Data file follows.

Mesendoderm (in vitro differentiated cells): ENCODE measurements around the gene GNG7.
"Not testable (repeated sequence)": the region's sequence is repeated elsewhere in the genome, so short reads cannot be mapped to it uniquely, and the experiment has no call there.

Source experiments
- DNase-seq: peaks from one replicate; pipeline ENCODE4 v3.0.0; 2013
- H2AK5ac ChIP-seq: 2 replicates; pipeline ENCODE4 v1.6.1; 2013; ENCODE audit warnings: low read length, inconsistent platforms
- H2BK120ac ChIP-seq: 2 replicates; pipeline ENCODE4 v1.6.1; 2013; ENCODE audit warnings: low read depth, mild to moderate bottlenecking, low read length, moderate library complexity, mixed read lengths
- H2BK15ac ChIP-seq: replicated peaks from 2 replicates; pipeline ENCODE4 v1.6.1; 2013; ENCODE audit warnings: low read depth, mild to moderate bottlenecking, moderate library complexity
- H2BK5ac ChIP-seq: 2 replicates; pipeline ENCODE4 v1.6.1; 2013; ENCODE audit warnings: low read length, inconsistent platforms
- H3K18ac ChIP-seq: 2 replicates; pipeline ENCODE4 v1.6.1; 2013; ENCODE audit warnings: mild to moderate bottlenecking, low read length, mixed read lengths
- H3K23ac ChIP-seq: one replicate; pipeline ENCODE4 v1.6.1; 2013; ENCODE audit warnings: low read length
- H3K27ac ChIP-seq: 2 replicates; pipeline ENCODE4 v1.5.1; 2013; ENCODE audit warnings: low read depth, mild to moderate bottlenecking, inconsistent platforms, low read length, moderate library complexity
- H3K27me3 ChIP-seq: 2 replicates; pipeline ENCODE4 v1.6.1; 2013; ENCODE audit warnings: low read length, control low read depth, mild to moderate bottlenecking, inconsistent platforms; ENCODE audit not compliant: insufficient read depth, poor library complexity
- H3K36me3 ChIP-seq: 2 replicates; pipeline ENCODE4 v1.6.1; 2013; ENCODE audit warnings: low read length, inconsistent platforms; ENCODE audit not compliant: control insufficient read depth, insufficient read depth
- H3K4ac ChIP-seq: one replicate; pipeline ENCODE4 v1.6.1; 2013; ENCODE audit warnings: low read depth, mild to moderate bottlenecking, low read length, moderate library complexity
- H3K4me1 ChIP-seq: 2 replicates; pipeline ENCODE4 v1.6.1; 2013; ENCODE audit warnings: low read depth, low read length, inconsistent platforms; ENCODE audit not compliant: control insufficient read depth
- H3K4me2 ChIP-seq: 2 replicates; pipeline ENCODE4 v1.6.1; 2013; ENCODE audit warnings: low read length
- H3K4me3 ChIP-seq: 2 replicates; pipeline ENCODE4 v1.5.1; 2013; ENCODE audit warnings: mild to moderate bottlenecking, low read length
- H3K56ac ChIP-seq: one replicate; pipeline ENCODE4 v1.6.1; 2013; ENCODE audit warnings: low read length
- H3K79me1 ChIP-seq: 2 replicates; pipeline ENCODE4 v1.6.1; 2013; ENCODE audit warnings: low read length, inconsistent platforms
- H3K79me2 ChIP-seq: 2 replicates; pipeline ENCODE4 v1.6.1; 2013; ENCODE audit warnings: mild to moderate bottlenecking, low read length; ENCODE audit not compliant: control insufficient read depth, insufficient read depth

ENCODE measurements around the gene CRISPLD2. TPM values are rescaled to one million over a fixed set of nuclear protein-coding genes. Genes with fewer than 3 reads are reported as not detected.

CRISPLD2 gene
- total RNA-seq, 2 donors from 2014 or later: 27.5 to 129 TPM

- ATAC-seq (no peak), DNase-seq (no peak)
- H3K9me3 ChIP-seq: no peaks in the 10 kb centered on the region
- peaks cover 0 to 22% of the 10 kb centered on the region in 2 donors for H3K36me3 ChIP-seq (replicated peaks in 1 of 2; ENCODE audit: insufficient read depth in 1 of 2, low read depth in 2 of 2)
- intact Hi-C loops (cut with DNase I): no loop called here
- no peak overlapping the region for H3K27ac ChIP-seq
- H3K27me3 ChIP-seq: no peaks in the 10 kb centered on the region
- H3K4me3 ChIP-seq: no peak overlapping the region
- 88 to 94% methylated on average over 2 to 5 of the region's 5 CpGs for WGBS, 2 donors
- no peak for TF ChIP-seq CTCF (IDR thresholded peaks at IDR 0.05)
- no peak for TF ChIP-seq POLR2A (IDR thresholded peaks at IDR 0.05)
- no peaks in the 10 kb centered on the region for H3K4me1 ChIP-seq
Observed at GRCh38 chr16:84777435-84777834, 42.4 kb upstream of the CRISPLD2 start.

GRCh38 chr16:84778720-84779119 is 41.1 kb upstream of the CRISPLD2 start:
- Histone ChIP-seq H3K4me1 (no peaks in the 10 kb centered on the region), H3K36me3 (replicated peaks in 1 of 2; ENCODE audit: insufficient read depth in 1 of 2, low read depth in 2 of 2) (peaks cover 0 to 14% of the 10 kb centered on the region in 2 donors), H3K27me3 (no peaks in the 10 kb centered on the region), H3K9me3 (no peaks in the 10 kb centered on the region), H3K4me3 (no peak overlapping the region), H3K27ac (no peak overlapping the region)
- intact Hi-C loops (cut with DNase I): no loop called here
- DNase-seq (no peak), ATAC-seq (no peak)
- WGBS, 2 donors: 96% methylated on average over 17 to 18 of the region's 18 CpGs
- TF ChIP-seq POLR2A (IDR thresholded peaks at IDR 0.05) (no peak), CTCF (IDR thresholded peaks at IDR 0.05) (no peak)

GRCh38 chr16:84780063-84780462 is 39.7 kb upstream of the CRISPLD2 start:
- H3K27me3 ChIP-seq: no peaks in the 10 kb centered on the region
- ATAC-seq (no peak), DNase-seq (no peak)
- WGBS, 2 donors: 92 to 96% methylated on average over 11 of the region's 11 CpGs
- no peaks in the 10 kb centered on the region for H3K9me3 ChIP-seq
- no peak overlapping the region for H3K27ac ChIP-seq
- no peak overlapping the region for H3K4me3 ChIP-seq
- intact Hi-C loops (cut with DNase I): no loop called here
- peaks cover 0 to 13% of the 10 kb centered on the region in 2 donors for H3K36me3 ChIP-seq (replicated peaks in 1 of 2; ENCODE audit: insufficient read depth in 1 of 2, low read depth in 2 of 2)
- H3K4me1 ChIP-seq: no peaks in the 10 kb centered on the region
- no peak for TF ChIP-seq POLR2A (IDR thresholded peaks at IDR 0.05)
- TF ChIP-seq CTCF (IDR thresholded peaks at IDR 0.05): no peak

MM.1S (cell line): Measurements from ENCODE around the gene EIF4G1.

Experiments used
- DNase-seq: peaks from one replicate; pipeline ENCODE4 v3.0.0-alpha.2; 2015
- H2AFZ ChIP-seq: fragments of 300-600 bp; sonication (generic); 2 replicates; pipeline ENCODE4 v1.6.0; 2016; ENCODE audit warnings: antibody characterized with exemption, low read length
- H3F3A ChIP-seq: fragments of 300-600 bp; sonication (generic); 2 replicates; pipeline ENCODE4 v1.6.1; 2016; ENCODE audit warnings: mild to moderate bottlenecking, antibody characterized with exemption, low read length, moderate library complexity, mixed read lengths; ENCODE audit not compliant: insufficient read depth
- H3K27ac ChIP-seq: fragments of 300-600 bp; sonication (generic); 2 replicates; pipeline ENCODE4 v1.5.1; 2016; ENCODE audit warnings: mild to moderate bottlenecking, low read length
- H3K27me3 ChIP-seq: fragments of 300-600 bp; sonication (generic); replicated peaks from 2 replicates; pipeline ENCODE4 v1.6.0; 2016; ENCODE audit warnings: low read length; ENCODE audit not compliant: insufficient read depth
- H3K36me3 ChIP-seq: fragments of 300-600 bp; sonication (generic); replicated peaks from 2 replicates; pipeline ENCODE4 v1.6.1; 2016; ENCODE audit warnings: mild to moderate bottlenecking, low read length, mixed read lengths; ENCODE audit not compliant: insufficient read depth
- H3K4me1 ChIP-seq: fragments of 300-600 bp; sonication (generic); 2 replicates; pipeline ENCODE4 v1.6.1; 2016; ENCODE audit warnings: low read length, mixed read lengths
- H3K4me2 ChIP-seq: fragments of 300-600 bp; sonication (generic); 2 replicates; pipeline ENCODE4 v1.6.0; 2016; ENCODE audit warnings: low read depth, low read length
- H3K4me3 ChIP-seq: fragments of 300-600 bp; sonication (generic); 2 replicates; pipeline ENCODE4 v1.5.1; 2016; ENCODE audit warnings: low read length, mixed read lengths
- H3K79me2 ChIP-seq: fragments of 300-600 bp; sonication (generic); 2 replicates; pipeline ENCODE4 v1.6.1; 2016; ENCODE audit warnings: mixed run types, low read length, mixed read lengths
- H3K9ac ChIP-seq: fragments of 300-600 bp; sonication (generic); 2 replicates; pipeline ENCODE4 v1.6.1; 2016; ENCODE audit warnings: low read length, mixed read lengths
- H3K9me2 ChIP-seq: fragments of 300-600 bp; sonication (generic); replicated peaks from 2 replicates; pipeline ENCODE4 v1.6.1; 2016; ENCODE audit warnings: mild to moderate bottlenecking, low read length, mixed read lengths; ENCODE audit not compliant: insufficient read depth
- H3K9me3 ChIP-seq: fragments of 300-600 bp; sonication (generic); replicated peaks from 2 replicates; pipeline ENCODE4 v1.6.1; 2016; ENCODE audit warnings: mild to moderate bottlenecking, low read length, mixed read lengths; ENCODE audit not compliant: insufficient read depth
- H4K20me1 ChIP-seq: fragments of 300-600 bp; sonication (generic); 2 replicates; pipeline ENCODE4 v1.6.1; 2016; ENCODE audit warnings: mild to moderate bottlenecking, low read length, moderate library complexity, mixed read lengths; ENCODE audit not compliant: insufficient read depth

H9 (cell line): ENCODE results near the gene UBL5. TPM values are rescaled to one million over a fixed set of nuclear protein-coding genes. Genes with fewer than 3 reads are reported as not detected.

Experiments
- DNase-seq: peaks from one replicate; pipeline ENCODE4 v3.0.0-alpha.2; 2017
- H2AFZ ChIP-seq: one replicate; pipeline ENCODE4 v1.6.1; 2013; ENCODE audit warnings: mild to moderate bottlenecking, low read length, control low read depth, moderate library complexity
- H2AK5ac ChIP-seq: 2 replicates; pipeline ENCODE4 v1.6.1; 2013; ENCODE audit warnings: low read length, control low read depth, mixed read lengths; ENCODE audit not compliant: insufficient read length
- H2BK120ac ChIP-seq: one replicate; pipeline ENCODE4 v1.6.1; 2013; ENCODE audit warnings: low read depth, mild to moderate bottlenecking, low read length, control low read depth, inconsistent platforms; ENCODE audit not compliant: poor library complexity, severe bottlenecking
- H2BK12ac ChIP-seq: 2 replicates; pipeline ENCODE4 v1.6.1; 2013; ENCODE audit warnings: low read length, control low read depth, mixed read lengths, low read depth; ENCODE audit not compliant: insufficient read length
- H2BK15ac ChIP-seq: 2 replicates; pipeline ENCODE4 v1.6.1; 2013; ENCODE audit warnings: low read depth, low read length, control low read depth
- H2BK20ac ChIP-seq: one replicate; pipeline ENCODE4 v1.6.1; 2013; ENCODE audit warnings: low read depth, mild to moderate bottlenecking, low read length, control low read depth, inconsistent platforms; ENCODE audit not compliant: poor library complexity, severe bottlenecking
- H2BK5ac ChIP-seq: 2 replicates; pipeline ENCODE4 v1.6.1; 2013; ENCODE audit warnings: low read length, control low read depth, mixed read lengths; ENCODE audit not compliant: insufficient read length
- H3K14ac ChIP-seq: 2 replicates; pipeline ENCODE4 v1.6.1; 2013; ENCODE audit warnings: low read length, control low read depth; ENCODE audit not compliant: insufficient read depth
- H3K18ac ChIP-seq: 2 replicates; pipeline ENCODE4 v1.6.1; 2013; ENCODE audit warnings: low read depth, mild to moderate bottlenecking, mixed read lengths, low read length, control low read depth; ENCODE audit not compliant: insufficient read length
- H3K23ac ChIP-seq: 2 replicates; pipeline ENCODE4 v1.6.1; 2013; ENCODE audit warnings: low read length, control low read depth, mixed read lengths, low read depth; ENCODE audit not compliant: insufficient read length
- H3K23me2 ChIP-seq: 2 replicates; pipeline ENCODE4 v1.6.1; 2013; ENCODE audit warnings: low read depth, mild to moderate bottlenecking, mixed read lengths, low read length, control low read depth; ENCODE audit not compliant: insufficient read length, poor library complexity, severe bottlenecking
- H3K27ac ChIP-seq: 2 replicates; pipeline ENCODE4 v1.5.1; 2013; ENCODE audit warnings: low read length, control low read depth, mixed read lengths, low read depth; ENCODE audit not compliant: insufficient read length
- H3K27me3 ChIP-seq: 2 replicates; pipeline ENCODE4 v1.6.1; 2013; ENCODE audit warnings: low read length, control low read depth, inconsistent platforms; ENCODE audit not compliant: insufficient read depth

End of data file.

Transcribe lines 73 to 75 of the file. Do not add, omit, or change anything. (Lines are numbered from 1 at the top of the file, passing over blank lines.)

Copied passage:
- H2AFZ ChIP-seq: one replicate; pipeline ENCODE4 v1.6.1; 2013; ENCODE audit warnings: mild to moderate bottlenecking, low read length, control low read depth, moderate library complexity
- H2AK5ac ChIP-seq: 2 replicates; pipeline ENCODE4 v1.6.1; 2013; ENCODE audit warnings: low read length, control low read depth, mixed read lengths; ENCODE audit not compliant: insufficient read length
- H2BK120ac ChIP-seq: one replicate; pipeline ENCODE4 v1.6.1; 2013; ENCODE audit warnings: low read depth, mild to moderate bottlenecking, low read length, control low read depth, inconsistent platforms; ENCODE audit not compliant: poor library complexity, severe bottlenecking